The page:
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Every Day is Mother’s Day

Submitted by on February 23, 2005 – 4:02 am3 Comments | 9,738 views

Every Day is Mother’s Day

Mother’s Day

When I was growing up my mother discouraged Mother’s Day gifts by saying, “in our home every day is mother’s day.” Until recently I didn’t understand her rationale. Why wouldn’t she accept a day of honor in addition to our year-round love?


In a similar vein we never celebrated Thanksgiving. My mother argued that giving thanks to G-d ought to be personal and spontaneous, not a reaction to societal expectations of Thanksgiving day. Once again I wondered what was wrong with offering gratitude alongside everyone else?


Upon completion of the tabernacle G-d instructed Moses on the protocol of sacrificial worship. This was not the first example of sacrificial worship. Cain and Abel had offered sacrifices nearly two thousands years earlier and in preparing for sacrificial worship our ancestors looked to their model for inspiration.(1)

Of the two, Cain made the first offering. His motivation was pure and carried no ulterior motive, but his offer itself was flawed. Cain was an agriculturist and he made an offering to G-d of his harvest but he offered only the inferior portion of his crop and kept the superior portion for himself.

Abel, a Shepherd, made a superb offering, selecting his finest flock for G-d, but his motivation was flawed. On his own he would not have offered the sacrifice but having witnessed his brother’s offering he had no choice but to follow suit. Anything else would have been unseemly. Thus his intent was not to glorify G-d, but himself.

Rejecting Both Models

In introducing the sacrificial ritual the Torah rejects both models. “When a man from among you offers a sacrifice to G-d, it shall be brought from cattle, the herd or the flock.” (2) First
the Torah points out that a sacrifice must be offered “to G-d.” This means that the offering must glorify G-d not its bearer. (3) Second the Torah insists that the offering must come from our finest possessions, “cattle, herd or flock,” An offering must come from the finest flock, not the inferior crop.

The Torah thus demands a pure motive and a stellar offering. We may look to Cain and Able for inspiration but only if we coalesce their respective lessons and form a positive picture.

Mother’s Day and Thanksgiving

The flaw my mother saw in these holidays parallel the flaws of Cain and Abel. She was intuitively uncomfortable with once-a-year ceremonies that belie the extent of our relationship with her. “I am your mother every day,” she said, “our relationship reaches deeper than an annual gift.”

Gifts of love are always appreciated but they cannot encapsulate the parent/child relationship. This love is constant, it is encapsulated in year-long devotion and every day commitment. In this sense, Mother’s Day is no different from any other, for “in our home every day is mother’s day.”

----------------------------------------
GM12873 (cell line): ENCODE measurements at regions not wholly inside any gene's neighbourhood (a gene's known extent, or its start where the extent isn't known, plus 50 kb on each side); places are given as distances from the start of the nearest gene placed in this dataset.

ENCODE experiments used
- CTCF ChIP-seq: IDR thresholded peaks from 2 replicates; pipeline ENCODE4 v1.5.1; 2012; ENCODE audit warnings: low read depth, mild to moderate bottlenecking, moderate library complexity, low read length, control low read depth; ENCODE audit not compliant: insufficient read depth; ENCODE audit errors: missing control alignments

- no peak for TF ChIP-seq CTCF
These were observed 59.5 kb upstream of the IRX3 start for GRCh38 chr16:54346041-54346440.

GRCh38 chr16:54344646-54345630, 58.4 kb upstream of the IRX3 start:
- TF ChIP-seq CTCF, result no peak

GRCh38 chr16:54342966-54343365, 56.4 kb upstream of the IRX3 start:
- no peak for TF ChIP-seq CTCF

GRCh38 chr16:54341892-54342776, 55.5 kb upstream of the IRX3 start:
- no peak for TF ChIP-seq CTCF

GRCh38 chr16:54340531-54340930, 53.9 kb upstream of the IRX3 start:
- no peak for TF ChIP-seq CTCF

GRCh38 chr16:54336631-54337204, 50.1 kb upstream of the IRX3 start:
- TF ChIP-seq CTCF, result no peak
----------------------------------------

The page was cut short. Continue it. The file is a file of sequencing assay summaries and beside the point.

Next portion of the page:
Mother’s rejection of Thanksgiving was rooted in Abel’s flaw. Abel’s offering was in reaction to expectations raised by his brother. What should have been personal and sincere was made artificial. In a similar sense my mother taught us that thanksgiving to G-d should come from within, personal and spontaneous. It should never result from conditions or pressures created by the expectations of society.

In Conclusion

It is not wrong to thank G-d on Thanksgiving and celebrate our mothers on Mother’s day. It is wrong to thank G-d only on Thanksgiving and to celebrate our mothers only on Mother’s Day. Footnotes

  1. Geneses ch. 4, 3

  2. Leviticus 1, 2

  3. The words “to G-d” are ordinarily understood as a stipulation that the sacrificial rite be hence devoted only to G-d, not to Idol Worship.

  4. This understanding follows the commentary of Kli Yakar ibid (R. Ephraim Shlomo of Luntshitz, 1550-1619)


  • Anonymous says:

    Upon my second, more thoughtful reading of the draft, perhaps your Mother seems to be saying precisely what I was arguing: That these goyishe days are really just “going along” with the dominant “hochmas Yavan” around us in every country we live in. The usrge to fit in with the goyim may be essentially toxic.
    See how I tend to abandon the reading of your articles whenever they start with subjects foreign to Yiddischkeyt, be they the current leadership of the country located below canada, or be they popular goyische cultural feasts.
    Perhaps you believe these familiar issues draw people in. I'm not sure.
    I am impressed yet again by Mother's wisdom.

  • Anonymous says:

    I am not overly fond of this thesis.
    It was my understanding that MotherDay, Thankgiving, Valenmtines,
    are all celebrations of idol worshippers.
    I feel better when these kinds of “Days” are kept far away from Yiddischkeyt.
    Could one not argue that these celebrations are chukas haGoym?
    Perhaps indeed, this was yet another level to your mother's impressive wisdom.

  • Anonymous says:

    Dear Advisors,
    I have two concerns about this esay and would appreciate your feedback.
    Do the two examples, Mother's Day and Thanksgiving, fit Cain and Abel's flaws or does it sound forced to you?
    Do I come accross as if I am entirely against these holidays rather than in support of these holidays as long as their message is also in evidence during the rest of the year?
    I would appreciate your candid advice

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